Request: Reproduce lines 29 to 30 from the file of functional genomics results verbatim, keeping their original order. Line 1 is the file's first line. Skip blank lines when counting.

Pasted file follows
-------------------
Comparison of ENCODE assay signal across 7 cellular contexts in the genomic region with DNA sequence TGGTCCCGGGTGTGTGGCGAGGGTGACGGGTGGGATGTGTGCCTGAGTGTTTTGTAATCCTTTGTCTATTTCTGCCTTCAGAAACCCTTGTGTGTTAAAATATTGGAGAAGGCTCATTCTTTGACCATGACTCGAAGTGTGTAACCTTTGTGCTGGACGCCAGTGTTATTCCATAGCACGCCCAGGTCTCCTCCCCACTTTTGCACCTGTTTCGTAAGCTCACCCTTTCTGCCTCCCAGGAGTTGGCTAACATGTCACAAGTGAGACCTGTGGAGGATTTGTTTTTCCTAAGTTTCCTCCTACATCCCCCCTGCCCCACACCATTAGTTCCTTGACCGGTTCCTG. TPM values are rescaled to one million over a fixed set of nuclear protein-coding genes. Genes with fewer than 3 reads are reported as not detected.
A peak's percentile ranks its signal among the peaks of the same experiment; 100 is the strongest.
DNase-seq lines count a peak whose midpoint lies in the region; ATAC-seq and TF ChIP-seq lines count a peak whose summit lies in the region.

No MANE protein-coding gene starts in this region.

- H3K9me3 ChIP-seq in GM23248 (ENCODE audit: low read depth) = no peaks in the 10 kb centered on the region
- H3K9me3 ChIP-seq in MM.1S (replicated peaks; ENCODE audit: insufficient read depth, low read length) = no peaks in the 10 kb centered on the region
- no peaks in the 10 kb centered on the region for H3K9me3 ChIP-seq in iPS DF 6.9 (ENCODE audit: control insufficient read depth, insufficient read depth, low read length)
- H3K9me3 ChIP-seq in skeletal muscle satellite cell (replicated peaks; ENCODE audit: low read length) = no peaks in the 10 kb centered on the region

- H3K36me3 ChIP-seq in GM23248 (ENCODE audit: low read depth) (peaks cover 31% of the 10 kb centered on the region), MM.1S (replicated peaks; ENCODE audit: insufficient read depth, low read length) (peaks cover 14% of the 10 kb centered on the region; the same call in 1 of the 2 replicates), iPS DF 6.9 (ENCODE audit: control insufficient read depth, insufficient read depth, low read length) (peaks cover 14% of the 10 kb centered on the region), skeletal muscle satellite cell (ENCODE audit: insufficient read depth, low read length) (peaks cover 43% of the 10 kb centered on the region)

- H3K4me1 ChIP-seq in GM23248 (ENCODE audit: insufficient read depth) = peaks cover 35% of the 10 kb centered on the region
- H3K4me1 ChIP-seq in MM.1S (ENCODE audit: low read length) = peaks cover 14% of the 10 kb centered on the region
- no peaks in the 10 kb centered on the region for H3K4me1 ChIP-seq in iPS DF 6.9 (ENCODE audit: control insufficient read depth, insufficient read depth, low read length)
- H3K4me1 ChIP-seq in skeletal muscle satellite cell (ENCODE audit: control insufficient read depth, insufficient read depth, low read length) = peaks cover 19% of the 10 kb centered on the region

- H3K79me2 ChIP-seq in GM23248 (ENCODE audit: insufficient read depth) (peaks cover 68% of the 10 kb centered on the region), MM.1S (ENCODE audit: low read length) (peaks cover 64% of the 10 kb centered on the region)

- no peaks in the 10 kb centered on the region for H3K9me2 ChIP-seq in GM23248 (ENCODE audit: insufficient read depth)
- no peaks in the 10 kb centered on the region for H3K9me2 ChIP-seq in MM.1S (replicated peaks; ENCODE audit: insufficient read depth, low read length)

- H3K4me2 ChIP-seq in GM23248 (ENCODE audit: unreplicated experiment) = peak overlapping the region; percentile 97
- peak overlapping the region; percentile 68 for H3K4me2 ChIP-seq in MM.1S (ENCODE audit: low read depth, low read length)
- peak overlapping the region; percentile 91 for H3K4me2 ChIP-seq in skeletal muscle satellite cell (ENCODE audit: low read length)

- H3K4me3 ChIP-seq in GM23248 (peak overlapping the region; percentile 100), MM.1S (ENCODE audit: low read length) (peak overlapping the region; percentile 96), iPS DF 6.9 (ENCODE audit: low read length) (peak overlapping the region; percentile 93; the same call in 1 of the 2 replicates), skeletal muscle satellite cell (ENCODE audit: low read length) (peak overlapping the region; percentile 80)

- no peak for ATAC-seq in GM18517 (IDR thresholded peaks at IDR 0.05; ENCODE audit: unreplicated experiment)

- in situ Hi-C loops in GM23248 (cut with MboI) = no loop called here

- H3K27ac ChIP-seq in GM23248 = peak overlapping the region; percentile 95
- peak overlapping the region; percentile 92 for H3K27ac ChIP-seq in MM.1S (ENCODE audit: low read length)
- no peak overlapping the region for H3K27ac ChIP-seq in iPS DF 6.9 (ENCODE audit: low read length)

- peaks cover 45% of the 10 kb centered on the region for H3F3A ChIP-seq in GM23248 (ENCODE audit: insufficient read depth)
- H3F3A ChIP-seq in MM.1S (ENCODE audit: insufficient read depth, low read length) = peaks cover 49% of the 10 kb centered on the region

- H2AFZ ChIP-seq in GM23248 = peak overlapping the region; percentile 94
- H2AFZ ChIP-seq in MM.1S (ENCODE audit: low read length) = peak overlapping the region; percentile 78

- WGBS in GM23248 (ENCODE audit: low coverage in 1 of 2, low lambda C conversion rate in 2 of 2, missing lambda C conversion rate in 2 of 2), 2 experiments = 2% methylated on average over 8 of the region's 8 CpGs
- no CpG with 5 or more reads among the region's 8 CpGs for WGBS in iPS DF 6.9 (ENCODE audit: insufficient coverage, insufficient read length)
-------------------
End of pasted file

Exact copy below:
- H2AFZ ChIP-seq in MM.1S (ENCODE audit: low read length) = peak overlapping the region; percentile 78

- WGBS in GM23248 (ENCODE audit: low coverage in 1 of 2, low lambda C conversion rate in 2 of 2, missing lambda C conversion rate in 2 of 2), 2 experiments = 2% methylated on average over 8 of the region's 8 CpGs